Medical Packaging and Its Special Needs

Medical packaging has many applications today. They range from a simple unit dose plastic package that might contain two aspirin tablets to a plastic package containing all the tools, devices, medications, etc., necessary to perform a medical procedure in a hospital or doctor's office.

Considering the advances in the field of medicine and the growing population of older people requiring increasing medical care as they age, medical packaging use increases significantly each year.

At first glance, medical packaging would appear to be the same as other types of packaging. Flexible medical packages often use the same substrates as flexible packages that may contain snack foods, meat and cheese products, fresh vegetables, etc. The PE, PP, polyester, foil, paper, and other substrates used in all these packages undergo combination with typical adhesives. These can range from polyacrylates to PUs with many other adhesive possibilities falling between them. They can be single- or multi-component. They can be aqueous systems, solvent systems, high energy curing products, etc.

The same statements also apply to coatings and inks. Similar types of products find use in both standard flexible packaging and in medical packaging applications.

What are the concerns regarding medical packaging from the viewpoint of a converter or a supplier to such a converter? Although such concerns are simple, they are vitally important and require special attention. Everyone involved in medical packaging must be aware of these concerns and have procedures in place to cover them.

The first concern relates to dust, dirt, or contamination. Although any converter or supplier to a converter in the packaging industry should operate in a clean environment, dirt, dust, and contamination are totally unacceptable in medical packaging applications. Consider a small speck of dust or dirt. Many plastic films or webs for medical packaging can develop an electrostatic charge during processing. This charge could attract a speck of dirt or dust and cause it to adhere to the web. The speck might remain on the web through all processing necessary to make and store the medical package. Not until actual use near an open wound on a patient might the speck disengage from the package. If it then entered that wound, the patient might develop an infection.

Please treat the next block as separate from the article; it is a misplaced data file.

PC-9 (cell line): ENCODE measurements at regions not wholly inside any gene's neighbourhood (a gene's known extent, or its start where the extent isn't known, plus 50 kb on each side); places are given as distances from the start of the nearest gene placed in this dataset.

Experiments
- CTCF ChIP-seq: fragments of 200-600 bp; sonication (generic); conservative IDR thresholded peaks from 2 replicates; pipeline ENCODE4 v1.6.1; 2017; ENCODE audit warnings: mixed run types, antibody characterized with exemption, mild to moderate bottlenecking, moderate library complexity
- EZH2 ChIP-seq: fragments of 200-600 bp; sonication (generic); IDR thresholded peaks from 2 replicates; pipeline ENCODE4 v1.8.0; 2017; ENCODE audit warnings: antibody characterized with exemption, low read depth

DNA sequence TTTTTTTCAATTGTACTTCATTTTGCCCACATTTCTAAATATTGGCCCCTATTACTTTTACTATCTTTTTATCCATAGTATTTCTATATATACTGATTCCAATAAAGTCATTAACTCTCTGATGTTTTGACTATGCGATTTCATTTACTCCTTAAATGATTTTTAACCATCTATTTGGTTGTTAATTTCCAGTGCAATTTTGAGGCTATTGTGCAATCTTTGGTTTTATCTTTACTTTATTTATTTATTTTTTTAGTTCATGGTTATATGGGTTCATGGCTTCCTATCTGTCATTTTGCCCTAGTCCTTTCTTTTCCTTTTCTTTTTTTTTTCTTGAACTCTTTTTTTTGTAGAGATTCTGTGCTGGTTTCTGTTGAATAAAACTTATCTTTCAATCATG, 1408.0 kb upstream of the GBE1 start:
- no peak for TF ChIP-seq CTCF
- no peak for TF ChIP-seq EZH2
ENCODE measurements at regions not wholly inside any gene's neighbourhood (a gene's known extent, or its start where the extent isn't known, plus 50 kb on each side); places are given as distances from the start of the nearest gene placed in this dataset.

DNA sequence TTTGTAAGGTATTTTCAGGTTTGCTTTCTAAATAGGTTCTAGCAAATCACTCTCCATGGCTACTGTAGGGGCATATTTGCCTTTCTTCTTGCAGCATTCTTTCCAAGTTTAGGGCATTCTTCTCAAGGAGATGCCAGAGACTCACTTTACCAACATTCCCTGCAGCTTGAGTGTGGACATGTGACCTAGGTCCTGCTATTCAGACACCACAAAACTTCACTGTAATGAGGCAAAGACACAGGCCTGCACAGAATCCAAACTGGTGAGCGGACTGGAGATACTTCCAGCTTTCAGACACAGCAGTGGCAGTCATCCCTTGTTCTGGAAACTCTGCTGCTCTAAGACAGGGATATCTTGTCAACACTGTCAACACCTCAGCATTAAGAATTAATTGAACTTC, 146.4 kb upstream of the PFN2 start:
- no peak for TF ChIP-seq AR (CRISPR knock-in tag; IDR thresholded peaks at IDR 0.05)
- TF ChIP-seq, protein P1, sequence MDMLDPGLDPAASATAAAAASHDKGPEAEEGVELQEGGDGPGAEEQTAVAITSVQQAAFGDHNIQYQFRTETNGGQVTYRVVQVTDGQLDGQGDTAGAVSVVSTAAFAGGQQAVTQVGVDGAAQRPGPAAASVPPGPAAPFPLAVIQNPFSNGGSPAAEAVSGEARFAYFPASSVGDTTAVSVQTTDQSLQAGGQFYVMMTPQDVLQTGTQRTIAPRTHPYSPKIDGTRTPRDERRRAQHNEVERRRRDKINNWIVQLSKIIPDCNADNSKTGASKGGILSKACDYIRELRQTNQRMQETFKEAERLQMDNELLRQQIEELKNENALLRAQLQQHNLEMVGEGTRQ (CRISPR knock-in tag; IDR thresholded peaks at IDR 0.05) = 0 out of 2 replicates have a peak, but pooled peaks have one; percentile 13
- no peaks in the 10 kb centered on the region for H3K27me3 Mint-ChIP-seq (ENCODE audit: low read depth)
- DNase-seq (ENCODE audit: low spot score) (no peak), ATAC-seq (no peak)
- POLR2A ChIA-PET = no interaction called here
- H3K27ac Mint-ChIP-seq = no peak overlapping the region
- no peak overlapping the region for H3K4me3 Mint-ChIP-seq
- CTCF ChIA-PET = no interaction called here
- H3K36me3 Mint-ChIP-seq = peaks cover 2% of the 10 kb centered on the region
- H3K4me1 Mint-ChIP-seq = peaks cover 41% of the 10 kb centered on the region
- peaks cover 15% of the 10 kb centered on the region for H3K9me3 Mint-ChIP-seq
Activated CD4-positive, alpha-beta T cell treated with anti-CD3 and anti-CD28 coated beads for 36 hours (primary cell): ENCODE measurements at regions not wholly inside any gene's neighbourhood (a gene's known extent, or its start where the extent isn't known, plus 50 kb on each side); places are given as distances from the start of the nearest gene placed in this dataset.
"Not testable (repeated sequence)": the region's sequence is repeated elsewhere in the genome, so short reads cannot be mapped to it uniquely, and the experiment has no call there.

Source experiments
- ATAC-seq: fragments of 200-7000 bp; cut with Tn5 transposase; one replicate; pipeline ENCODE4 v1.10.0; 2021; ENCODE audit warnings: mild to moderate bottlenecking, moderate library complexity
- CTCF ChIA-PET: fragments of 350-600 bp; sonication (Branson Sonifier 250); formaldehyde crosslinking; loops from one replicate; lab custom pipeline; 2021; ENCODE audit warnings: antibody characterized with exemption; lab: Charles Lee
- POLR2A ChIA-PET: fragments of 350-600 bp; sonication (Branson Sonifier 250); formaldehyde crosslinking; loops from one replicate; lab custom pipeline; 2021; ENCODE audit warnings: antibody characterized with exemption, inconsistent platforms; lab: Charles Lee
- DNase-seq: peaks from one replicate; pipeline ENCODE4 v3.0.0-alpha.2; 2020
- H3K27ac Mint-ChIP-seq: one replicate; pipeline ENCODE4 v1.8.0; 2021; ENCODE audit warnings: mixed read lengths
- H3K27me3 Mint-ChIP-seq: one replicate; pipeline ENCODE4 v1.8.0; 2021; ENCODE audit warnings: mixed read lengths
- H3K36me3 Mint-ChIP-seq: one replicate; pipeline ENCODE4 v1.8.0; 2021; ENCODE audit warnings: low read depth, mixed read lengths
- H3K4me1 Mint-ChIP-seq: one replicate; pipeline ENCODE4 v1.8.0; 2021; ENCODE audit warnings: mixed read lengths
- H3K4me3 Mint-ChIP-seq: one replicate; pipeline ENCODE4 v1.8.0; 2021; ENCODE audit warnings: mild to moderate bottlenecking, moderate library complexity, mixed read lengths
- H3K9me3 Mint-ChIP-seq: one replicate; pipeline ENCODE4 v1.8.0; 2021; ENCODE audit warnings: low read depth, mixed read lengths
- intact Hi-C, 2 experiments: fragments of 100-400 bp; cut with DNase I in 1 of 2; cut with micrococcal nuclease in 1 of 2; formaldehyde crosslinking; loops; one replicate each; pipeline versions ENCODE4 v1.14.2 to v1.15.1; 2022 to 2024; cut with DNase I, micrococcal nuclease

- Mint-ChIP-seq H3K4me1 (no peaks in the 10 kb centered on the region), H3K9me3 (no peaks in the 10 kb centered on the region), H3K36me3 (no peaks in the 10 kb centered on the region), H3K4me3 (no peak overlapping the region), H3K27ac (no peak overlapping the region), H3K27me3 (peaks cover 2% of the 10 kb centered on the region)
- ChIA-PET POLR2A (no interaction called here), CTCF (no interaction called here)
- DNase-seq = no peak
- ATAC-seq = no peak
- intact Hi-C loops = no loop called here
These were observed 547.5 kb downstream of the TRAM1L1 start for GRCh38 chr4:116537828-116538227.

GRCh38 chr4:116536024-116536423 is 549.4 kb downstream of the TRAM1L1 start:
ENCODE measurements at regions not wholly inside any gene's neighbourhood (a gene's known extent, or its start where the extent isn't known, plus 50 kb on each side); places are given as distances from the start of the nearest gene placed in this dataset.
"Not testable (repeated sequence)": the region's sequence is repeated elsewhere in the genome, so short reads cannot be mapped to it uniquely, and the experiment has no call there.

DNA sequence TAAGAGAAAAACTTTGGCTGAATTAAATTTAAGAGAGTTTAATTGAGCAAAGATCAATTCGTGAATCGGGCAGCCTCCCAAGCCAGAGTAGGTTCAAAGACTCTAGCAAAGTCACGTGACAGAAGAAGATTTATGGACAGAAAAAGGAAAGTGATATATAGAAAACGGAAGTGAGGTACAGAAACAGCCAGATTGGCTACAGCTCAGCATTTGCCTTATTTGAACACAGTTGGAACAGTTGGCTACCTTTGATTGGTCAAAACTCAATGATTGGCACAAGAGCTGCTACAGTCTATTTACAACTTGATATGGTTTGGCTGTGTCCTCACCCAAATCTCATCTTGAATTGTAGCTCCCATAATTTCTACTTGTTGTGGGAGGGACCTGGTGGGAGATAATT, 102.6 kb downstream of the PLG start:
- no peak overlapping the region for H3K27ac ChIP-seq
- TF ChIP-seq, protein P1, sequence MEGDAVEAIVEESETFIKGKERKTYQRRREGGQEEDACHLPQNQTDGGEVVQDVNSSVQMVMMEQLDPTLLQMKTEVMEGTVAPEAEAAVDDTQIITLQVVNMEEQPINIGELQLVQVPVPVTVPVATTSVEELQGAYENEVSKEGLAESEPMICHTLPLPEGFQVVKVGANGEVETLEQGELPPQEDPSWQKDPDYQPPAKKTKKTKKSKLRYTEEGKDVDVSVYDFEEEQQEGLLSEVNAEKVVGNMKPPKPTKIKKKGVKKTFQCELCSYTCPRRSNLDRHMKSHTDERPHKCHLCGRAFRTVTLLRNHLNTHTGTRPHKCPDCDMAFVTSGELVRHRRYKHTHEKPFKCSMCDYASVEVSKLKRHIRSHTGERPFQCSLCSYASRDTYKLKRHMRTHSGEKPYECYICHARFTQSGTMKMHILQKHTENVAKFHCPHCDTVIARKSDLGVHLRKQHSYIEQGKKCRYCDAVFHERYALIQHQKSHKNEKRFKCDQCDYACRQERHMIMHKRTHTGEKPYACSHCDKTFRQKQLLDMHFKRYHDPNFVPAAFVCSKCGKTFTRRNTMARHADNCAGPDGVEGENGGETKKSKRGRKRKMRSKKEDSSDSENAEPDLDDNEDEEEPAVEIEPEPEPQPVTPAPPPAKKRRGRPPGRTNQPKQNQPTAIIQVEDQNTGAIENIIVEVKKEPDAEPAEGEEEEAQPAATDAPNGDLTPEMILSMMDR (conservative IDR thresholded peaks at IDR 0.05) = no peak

Composite webs for medical packaging must be thoroughly dry and fully cured. An aqueous adhesive, coating, or ink can't have any retained water in the finished system. Adhesives, coatings, and inks applied from solvent systems cannot have any retained solvent in the finished system. And, no component of a construction may have any unreacted components. This means heat-, UV-, and EB-cured materials can't have any monomers, unreacted chemical entities, oligomers, etc., in the final product.

A chemical material entering a medical package obviously would be a contaminant. The primary worry is the chemical reacting with something in the contents of the medical package.

As in flexible packaging, medical packaging must meet any applicable regulations of the US FDA. Usually, the FDA requires an additional step: Each medical package must provide a Drug Master File to the agency. In this file, the manufacturer of the package discloses the exact composition of all the components to include substrates, adhesives, coatings, inks, etc. This disclosure is confidential.

Having provided the FDA with this information, the converter cannot change anything in the composition of the medical package without advising the regulatory agency. This restriction refers to all components of the package.

In summary, a medical package is not simply a flexible packaging containing something for use in the medical field; a medical package must meet the other issues noted above.

David J. Bentley Jr. is a recognized industry expert in polymers, laminations, and coatings with more than 30 years of experience in R&D and technical service. Contact him at dbentley@unm.edu.


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